I recently read Andrew Berkin and Larry Swedroe’s Your Complete Guide to Factor Based Investing. I’ve written about factor investing before, and this book provides a great summary of the value of factor investing and some ideas of how to implement it within your portfolio.
In short, “factors” are properties or a set of properties common across a broad set of securities. Although there are hundreds of factors, only a few have reliably explained the performance of stocks over a long period of time. Berkin and Swedroe analyzed dozens of factors and concluded that certain factors, such as momentum (positive momentum is better than negative momentum), market beta (low beta is better than high beta), and quality (high quality, such as high cash flow to assets, is better than low quality), tend to outperform other factors such as size (the smaller the better) and profitability (more profitable better than less profitable), even though those factors are also valuable. Ultimately, combining factors gives the best combination of return and diversification. If an investor were to take advantage of multiple factors, then the investor could reduce his or her stock market exposure but receive a similar rate of return with less risk overall. As such, investors should view their portfolio less as a collection of asset classes to be diversified and more as a collection of diversifying factors.
One major critique of factors is that they either tend to fade over time or at least trend positively or negatively. In other words, as investors learn about a given factor’s success, they (in the aggregate) tend to invest more in stocks exhibiting that trait or property, thereby arbitraging it away. While this may be true for some factors, for others the behavioral reasons that the factor exists are sufficiently strong that it keeps most people from investing in that factor. A simple example is the value factor, in which high value stocks are often out of favor, and as a the result people tend to shy away from those stocks at least for some period of time. This behavioral tendency to stay away from stocks that have performed poorly keeps the value factor intact. That some factors tend to fall in and out of style is yet another reason to diversify across factors, but it is not a reason to stay away from them.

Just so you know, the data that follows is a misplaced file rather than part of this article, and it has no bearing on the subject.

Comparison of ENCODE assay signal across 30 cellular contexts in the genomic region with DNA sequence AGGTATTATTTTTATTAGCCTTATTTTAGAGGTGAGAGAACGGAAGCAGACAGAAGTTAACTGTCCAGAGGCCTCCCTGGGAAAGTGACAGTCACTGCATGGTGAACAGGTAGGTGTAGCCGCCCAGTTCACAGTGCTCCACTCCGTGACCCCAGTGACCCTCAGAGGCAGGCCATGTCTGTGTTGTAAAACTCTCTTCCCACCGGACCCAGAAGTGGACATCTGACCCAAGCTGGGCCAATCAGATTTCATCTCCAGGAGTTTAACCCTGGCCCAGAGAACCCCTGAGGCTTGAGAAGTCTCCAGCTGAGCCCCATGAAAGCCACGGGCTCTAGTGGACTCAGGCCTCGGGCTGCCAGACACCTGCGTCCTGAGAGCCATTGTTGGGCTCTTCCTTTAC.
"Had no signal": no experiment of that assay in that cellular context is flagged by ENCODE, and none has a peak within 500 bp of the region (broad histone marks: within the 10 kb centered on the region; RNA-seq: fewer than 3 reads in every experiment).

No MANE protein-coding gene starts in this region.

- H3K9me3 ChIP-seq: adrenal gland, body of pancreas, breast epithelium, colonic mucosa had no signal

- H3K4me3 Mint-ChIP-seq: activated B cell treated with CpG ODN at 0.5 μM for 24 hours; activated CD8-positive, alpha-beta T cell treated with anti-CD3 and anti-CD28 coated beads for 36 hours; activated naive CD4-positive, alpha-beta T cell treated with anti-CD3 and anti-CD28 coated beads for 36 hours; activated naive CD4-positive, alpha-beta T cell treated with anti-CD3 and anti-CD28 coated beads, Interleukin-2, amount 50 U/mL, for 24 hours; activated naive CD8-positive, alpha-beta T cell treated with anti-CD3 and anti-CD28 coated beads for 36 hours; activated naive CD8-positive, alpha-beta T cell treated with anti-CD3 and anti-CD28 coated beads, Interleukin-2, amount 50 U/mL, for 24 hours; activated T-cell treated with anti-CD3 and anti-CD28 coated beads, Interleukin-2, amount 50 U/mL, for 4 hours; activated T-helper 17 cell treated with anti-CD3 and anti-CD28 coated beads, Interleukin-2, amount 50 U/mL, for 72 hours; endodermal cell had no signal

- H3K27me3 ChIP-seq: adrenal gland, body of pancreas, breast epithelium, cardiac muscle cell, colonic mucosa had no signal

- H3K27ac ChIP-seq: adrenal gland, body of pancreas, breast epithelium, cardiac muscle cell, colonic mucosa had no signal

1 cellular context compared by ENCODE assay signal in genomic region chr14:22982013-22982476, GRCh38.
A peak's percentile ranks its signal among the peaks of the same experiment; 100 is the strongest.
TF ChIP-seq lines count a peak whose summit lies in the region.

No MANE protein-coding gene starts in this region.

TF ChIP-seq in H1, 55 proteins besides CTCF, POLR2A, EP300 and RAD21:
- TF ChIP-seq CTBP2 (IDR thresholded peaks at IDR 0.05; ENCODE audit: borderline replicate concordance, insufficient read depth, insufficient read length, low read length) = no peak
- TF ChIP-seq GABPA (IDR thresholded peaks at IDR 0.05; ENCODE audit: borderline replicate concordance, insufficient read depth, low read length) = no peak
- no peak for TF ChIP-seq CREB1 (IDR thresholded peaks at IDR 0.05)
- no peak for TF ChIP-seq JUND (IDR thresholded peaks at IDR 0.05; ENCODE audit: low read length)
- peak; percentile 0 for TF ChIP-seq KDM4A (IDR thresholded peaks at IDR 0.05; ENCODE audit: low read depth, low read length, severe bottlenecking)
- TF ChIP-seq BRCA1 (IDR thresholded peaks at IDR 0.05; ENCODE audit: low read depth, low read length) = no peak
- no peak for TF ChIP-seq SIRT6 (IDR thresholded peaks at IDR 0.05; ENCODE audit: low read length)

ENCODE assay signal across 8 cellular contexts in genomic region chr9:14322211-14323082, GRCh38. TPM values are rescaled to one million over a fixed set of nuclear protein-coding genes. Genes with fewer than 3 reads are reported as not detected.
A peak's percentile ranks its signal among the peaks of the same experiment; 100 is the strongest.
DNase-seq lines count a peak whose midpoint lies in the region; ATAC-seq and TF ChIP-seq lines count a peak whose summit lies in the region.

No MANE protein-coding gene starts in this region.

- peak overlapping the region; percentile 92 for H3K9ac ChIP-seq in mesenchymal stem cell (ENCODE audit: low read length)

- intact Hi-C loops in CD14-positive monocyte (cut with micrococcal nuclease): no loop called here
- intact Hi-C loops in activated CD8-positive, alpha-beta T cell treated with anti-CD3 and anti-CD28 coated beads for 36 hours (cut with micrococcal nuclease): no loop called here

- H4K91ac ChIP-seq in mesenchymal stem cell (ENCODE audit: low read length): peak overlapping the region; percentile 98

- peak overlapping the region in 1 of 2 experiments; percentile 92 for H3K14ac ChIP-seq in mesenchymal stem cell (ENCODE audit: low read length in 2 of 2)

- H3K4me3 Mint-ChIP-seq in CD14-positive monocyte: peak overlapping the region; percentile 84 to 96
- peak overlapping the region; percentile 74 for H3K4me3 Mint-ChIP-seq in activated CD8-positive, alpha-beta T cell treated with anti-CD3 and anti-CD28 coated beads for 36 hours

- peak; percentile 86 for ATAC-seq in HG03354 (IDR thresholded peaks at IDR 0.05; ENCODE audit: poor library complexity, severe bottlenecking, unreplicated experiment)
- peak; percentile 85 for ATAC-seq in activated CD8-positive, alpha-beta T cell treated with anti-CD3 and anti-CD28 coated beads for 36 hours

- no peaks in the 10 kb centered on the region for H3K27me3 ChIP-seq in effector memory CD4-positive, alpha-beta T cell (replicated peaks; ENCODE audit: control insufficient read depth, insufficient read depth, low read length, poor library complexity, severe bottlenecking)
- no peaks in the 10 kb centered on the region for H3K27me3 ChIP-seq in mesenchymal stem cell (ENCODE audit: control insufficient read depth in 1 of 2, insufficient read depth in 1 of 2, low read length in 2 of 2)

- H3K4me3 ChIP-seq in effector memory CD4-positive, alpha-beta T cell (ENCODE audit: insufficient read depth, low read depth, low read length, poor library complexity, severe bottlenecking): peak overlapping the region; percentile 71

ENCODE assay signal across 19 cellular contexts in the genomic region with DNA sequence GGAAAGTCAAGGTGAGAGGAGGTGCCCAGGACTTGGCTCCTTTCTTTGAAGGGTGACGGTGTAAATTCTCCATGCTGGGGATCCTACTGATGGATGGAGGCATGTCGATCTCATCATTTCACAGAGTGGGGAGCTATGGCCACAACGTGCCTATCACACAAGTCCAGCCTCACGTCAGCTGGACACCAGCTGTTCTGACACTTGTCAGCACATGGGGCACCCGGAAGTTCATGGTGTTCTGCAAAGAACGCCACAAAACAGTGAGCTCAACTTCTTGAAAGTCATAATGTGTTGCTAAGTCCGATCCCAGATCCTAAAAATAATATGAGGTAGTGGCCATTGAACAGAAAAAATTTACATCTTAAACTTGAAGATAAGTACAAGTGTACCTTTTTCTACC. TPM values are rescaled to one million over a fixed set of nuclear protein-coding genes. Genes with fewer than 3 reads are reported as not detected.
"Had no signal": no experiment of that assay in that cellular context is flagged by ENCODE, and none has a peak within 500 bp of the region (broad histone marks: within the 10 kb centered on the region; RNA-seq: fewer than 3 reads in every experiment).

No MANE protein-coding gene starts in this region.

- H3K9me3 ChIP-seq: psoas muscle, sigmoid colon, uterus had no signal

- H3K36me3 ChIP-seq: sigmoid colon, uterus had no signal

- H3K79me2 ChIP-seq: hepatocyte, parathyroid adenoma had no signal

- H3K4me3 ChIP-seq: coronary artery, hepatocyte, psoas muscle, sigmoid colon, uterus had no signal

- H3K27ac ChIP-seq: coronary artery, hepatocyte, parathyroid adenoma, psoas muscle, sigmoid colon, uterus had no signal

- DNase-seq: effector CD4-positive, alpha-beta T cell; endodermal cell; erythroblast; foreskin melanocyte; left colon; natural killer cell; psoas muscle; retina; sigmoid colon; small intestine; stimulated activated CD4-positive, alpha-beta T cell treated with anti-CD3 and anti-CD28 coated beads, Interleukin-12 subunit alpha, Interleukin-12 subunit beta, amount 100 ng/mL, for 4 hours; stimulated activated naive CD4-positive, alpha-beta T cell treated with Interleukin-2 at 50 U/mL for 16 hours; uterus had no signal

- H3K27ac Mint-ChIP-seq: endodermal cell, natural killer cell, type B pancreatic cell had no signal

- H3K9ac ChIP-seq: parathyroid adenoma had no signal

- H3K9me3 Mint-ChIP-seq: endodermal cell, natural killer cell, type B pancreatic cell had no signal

Unfortunately, factor investing is often too expensive. There are some very inexpensive ETFs and index funds that have a natural quality, value and/or size tilt; however, most multi-factor funds have such high expense ratios that it is not clearly worth it. Investors with significant assets might be able to create their own multi-factor fund using multiple low-cost ETFs that target just one or two factors each. For the rest of us, until their costs come down, most people are best served avoiding “smart beta” and other similar funds. Even then, investors need to diversify across factors just as they diversify across asset classes.